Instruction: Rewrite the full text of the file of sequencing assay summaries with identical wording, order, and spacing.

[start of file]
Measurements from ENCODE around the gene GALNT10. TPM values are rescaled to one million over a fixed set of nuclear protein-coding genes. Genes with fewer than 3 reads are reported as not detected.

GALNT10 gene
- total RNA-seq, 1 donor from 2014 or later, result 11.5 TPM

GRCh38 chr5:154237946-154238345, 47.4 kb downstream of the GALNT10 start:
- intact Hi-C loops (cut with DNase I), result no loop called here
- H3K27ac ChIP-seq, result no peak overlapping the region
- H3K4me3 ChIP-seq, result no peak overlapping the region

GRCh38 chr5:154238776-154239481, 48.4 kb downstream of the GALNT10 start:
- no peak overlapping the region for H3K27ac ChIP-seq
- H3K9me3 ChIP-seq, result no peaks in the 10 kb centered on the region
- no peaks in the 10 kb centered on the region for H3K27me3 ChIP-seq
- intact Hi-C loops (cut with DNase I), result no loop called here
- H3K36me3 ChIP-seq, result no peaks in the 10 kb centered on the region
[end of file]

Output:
Measurements from ENCODE around the gene GALNT10. TPM values are rescaled to one million over a fixed set of nuclear protein-coding genes. Genes with fewer than 3 reads are reported as not detected.

GALNT10 gene
- total RNA-seq, 1 donor from 2014 or later, result 11.5 TPM

GRCh38 chr5:154237946-154238345, 47.4 kb downstream of the GALNT10 start:
- intact Hi-C loops (cut with DNase I), result no loop called here
- H3K27ac ChIP-seq, result no peak overlapping the region
- H3K4me3 ChIP-seq, result no peak overlapping the region

GRCh38 chr5:154238776-154239481, 48.4 kb downstream of the GALNT10 start:
- no peak overlapping the region for H3K27ac ChIP-seq
- H3K9me3 ChIP-seq, result no peaks in the 10 kb centered on the region
- no peaks in the 10 kb centered on the region for H3K27me3 ChIP-seq
- intact Hi-C loops (cut with DNase I), result no loop called here
- H3K36me3 ChIP-seq, result no peaks in the 10 kb centered on the region